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Friday, August 05, 2005

Blogs: Good and Bad

What is a good business blog? Clients like to know if they should blog and what
is a good blog if they decide to blog at all. Sounds like a Dr. Suess book, doesn't
it? So, what is a good blog? I decided to take a look around and see what constitutes
a good or a bad blog. If you agree or disagree, please post. As with most things
on this blog it has a SEO slant with a
hint of Internet Marketing bias.

The Good Blog

  • Useful, timely, well-written information with a cohesive theme and style

  • Writing in a personal, yet professional, first-person style

  • Provide easy opportunities for feedback on your postings

  • Reply promptly to comments and feedback. Show your readers you are active
    on your blog.

  • Clean and well-structured design. The purpose of the blog is to provide
    information, make it easy for your reader to do so.

  • Concise posts with clearly evident points and conclusions

The Bad Blog

  • Incoherent, irrelevant"ramblings" on a variety of topics

  • No opportunity for notification - bad.

  • Providing corporate information that should be on your website such as testimonials,
    press releases and other pure marketing efforts

  • Long posts without focus that become a soap box for your personal issues

This list is short and concise because creating a good blog is actually a task
based on common sense and crisp writing. This is one area where your company
can shine. The list of bad blogs far outweighs the list of good blogs. A small
amount of time and effort can reap rewards for your company, big or small.

Wednesday, August 03, 2005

Most Searches in Search Engines Use Two Words

I just read a small article by David Utter at Search Newz that intrigued me. Mr. Utter posted data from that reveals some very helpful information about your typical internet searcher. In other words we have been given some insight into the mind of how our customers search.

One of the biggest obstacles in SEO is convincing the client to target keywords and phrases they might not agree with. Often the topics of which keywords to target turn into which keyword to target. The education process starts by us explaining to the client that targeting one keyword is foolhardy and a huge waste of our time and their money.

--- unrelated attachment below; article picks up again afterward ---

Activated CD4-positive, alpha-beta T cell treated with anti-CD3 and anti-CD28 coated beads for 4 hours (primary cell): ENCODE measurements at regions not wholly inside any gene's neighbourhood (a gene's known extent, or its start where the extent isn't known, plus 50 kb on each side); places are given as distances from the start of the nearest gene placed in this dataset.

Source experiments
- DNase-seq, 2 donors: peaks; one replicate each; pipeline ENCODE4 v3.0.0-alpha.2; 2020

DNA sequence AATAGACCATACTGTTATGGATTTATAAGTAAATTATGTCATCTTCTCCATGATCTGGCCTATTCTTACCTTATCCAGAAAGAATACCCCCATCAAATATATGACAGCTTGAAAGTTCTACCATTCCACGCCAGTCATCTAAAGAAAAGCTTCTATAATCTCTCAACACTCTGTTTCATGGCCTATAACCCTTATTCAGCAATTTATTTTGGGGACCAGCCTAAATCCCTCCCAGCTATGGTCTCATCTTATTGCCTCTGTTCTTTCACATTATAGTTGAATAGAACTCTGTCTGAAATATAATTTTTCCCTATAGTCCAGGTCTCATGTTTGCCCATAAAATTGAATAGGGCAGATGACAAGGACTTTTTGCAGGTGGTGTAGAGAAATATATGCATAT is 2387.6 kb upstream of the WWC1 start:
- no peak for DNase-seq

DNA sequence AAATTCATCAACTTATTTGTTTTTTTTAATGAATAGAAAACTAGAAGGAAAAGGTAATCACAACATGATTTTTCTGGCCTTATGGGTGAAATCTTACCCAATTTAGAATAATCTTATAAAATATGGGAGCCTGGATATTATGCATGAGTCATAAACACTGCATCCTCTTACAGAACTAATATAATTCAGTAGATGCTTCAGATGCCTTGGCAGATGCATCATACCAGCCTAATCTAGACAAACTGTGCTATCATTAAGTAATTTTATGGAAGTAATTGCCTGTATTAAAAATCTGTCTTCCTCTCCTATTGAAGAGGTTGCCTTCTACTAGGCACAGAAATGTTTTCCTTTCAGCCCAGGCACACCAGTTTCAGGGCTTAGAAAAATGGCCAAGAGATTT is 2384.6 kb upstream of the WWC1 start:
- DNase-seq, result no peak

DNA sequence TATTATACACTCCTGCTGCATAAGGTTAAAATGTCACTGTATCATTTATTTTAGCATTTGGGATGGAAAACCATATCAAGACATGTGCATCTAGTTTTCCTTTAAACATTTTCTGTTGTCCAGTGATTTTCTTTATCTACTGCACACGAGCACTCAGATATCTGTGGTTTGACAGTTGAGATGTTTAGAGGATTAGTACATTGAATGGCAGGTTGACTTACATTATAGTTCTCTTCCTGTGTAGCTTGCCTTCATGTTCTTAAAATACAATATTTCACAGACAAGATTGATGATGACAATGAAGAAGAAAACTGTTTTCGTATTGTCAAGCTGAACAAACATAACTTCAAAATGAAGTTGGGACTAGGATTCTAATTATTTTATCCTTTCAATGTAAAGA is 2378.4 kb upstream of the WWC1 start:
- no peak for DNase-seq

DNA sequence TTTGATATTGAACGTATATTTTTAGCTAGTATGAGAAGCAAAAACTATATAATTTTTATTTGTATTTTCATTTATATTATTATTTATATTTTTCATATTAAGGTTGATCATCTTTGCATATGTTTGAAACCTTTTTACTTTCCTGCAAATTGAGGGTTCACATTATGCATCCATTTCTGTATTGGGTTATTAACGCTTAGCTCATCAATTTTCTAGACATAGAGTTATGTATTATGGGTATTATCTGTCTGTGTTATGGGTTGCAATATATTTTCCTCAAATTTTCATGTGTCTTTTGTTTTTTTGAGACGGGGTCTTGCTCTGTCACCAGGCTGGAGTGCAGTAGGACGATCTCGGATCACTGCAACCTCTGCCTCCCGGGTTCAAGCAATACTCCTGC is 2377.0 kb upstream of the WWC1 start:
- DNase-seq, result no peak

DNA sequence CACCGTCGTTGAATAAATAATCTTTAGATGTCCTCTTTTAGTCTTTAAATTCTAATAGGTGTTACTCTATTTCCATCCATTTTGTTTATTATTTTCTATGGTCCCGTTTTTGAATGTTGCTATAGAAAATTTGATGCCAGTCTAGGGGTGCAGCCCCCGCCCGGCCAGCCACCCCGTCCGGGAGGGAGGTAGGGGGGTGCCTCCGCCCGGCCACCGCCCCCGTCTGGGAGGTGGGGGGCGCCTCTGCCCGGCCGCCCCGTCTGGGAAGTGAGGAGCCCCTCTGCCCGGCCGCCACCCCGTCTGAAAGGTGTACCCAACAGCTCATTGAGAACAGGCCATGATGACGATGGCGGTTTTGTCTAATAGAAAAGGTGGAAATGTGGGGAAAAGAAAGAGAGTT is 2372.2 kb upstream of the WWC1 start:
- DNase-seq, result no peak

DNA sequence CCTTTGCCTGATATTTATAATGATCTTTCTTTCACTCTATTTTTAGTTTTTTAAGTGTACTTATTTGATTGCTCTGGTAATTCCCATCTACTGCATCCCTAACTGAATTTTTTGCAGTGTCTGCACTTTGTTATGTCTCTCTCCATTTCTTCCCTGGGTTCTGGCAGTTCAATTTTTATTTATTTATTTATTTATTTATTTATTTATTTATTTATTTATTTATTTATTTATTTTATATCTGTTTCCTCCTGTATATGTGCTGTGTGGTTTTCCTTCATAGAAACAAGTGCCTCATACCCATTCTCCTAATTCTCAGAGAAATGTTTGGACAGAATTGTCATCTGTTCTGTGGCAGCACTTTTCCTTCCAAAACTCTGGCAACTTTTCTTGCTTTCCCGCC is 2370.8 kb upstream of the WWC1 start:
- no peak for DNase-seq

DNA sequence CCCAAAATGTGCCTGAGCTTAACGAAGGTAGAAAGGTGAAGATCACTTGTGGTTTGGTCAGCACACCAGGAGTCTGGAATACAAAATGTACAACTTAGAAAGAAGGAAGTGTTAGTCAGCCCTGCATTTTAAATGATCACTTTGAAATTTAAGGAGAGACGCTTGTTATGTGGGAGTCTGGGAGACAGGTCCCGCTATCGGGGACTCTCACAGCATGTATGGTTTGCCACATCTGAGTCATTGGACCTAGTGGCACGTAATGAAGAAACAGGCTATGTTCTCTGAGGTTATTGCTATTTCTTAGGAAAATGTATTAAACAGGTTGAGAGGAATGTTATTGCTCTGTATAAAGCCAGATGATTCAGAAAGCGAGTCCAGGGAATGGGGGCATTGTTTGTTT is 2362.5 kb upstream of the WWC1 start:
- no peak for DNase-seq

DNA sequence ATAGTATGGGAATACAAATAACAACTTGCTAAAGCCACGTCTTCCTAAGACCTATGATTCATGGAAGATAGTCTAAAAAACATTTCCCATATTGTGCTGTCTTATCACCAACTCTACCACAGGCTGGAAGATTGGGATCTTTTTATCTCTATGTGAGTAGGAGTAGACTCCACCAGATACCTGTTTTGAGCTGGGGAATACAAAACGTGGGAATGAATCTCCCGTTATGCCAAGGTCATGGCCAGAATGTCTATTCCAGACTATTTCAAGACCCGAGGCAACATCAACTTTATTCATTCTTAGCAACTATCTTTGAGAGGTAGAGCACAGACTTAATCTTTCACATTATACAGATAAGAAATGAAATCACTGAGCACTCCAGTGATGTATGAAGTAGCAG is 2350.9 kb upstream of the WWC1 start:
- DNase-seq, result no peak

An example: A potential client asked if we could rank them for the term toys. We convinced him that toys could lead to many results that would be of no use to him. Cat toys, dog toys, other kinds of toys not fit for a G or PG audience as well as his own types of products, children's toys.

An now that I have used three paragraphs to get to my point, here it is. People searching on the Internet use more than one word. They most often use two words. This is substantiated by a study done by reports that two-word searches rate just above three-word searches, 29.6 percent to 27.55 percent. The figures they show for July 2005 are an average of searches done over the last two months.

"Search engines like Google, MSN and Yahoo can drive a lot of traffic to a web site. It is important that a webmaster or SEO expert knows what kind of search phrases they have to use to drive more traffic to a site," said Niels Brinkman, co-founder of, in a statement.

Remember specific is good on the Internet and targeted is even better. Two-word searches are wonderful, three-word searches are even better and four-word searches are sale waiting to happen. So don't waste effort for a keyword unlikely to bring people to you Internet door, focus on the phrases that will bring sales to your business.

Monday, August 01, 2005

Local results provided by search engines point customers in the right direction

Local customers know where to find local businesses...the Internet. Through search engines and directories, the Internet provides a quick and easy place to choose a local merchant or business.

Just because the Internet is worldwide doesn't mean local businesses can't benefit from having a website and a presence in the search engines. Realizing the benefits of local searches Google recently launched “Google Local.” This feature allows searchers to enter in their zip code and search using keywords. When the results are returned they provide the address and phone number of the businesses. Google and MapQuest have partnered to provide maps and directions to the locations that are returned in the search. Yahoo, AOL and MSN also have local capabilities.

The Kelsey Group and ConStat have found that 70% of US households use the internet to shop for local products and services.

More and more people are turning to search engines and online yellow pages to search for local companies. A website allows for business owners to provide more information about their products and services than a full-page ad ever could.

An important update to make for your site is adding your physical address to your site pages, in the footer perhaps. This will ensure that the search engine's indexing spider or bot pick up the address for inclusion in the search engine. Search engine optimization (SEO) is also important so that not only is your address being pulled for inclusion in local results, but your site is found for the correct terms that describe your business. SEO can be performed on an existing site or as part of the development of a site.